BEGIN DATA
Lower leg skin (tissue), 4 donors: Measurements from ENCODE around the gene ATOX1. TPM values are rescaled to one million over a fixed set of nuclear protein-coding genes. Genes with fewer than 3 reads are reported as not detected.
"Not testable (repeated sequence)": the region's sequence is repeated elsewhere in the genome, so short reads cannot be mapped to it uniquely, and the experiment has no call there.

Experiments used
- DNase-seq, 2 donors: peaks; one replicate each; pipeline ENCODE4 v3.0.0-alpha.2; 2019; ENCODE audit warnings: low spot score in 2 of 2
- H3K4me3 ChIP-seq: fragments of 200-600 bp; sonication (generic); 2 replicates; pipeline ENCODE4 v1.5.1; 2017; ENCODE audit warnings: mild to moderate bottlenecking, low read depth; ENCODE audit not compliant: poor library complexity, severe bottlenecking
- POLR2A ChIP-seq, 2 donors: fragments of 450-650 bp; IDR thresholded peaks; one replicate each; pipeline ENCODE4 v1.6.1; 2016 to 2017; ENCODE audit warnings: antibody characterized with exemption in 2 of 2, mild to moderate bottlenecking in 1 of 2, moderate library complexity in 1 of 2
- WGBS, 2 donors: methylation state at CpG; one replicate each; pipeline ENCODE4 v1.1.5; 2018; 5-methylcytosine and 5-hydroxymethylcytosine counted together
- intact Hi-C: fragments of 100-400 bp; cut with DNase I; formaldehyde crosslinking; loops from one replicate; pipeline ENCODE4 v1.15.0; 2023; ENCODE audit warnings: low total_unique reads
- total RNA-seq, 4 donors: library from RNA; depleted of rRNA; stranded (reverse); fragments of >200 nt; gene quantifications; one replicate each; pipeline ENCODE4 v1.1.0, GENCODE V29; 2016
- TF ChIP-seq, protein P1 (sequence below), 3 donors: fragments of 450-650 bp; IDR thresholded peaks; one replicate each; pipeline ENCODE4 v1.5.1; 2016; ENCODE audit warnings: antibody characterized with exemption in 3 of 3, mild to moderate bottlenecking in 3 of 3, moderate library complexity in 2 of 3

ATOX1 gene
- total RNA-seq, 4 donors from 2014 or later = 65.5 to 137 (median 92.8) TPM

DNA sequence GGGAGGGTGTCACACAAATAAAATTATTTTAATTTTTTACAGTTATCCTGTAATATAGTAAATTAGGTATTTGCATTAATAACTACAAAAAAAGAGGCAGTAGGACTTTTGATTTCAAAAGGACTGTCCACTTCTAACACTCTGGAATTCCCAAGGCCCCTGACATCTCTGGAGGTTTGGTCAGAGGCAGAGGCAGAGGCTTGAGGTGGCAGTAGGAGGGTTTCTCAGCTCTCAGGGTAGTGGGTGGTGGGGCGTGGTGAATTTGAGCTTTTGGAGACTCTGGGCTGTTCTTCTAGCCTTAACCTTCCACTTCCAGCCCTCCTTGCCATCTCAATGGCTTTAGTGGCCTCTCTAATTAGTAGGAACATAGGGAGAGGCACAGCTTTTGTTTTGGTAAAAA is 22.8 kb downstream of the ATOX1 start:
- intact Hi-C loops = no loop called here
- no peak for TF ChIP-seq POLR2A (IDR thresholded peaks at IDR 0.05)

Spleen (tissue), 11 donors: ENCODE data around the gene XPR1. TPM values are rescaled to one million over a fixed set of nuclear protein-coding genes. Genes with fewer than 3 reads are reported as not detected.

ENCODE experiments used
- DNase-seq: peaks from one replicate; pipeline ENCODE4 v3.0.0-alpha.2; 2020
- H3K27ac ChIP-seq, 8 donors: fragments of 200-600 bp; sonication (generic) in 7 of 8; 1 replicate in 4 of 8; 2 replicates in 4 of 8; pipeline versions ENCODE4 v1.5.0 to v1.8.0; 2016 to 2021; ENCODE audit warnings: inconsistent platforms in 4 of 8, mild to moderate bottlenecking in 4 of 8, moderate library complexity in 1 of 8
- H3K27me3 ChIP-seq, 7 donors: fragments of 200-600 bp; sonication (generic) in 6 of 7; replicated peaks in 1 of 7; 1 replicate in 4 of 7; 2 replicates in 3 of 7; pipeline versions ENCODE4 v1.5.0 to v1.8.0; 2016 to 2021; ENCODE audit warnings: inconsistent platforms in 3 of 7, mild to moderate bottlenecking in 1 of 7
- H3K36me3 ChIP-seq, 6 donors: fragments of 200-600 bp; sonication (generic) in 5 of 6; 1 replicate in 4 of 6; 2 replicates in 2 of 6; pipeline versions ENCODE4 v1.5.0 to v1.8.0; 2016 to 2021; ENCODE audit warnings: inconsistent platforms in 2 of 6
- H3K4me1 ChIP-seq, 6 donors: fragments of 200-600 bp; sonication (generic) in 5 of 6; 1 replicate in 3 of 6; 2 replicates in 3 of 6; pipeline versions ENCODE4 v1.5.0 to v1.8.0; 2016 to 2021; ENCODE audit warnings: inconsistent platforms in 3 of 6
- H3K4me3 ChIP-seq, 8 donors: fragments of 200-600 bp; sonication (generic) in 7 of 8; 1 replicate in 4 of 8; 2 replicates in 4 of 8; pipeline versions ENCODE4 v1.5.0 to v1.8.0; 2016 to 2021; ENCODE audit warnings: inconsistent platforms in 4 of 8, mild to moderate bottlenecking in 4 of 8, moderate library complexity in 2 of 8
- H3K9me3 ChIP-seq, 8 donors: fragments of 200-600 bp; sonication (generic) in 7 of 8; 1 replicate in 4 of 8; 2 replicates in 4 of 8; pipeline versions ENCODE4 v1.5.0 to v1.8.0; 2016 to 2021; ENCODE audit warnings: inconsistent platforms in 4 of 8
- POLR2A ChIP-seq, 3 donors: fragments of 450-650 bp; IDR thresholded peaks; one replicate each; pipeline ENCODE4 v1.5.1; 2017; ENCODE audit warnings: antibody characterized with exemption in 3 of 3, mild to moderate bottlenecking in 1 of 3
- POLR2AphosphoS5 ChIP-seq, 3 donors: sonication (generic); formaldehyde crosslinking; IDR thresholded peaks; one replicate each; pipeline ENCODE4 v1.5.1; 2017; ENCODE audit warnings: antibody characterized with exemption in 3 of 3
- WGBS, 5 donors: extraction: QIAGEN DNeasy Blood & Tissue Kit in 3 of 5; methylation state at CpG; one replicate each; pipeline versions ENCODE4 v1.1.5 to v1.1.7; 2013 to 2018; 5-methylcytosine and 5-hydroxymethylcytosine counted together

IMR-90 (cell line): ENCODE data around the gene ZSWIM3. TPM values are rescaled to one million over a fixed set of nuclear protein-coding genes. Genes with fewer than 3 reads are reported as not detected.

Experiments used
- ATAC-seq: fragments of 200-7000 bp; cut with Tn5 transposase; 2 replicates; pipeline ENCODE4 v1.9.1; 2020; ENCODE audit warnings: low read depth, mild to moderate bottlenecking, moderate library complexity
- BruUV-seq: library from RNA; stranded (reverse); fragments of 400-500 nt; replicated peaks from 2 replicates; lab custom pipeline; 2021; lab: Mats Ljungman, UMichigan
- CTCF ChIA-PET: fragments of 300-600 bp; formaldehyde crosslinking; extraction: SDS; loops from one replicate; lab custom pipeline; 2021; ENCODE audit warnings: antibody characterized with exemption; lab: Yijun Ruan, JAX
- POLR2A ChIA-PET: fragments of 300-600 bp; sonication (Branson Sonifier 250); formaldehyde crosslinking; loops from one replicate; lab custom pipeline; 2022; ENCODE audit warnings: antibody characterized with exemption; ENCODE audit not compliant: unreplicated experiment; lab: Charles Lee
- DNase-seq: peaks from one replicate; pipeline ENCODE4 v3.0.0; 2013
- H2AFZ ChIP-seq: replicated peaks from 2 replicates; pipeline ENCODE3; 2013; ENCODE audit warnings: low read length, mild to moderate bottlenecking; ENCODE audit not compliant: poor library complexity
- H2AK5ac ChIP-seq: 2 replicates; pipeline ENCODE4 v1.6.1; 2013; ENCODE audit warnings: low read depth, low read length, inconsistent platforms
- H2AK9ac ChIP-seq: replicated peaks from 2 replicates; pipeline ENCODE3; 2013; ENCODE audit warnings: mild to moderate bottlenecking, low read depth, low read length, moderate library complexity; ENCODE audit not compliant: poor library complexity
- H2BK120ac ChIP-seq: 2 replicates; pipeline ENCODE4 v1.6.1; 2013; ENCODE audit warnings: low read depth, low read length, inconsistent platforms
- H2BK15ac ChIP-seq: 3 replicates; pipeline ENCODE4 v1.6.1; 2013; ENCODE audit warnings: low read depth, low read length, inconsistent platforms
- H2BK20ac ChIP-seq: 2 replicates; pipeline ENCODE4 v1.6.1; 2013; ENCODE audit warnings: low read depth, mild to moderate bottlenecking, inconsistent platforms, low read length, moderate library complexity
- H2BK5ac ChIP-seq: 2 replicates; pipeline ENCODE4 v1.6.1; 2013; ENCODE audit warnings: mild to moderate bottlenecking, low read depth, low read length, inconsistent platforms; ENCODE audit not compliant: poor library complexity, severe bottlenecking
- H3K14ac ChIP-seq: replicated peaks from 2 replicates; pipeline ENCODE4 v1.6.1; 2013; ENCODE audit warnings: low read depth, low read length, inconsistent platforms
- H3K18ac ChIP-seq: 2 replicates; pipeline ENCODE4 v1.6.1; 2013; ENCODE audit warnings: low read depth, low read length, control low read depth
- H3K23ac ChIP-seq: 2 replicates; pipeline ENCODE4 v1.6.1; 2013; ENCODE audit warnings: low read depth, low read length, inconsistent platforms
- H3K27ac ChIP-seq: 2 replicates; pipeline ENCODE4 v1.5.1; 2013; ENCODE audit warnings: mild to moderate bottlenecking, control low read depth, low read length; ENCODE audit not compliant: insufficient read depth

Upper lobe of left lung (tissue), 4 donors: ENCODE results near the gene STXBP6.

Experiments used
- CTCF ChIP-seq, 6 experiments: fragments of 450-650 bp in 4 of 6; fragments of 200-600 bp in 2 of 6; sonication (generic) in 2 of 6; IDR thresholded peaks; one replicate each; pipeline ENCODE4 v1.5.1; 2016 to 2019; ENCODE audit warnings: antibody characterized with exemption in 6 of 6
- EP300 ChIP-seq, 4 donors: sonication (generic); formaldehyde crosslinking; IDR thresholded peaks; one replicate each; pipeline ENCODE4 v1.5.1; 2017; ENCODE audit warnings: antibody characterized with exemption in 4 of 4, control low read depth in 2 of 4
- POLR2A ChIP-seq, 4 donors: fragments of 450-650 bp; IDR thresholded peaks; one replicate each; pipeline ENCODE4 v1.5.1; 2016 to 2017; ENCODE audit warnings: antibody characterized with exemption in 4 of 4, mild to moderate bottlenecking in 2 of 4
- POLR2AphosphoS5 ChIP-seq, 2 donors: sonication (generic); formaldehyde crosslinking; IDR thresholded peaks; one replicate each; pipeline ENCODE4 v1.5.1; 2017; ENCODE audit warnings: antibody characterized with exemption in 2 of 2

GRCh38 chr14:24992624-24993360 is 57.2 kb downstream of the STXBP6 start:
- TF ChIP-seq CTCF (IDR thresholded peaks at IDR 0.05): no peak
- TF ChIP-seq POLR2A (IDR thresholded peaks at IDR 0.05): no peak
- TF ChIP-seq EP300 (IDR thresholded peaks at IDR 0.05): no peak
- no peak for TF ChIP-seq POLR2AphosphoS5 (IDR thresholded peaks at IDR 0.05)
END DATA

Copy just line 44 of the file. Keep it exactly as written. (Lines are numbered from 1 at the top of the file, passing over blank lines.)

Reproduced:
- H3K23ac ChIP-seq: 2 replicates; pipeline ENCODE4 v1.6.1; 2013; ENCODE audit warnings: low read depth, low read length, inconsistent platforms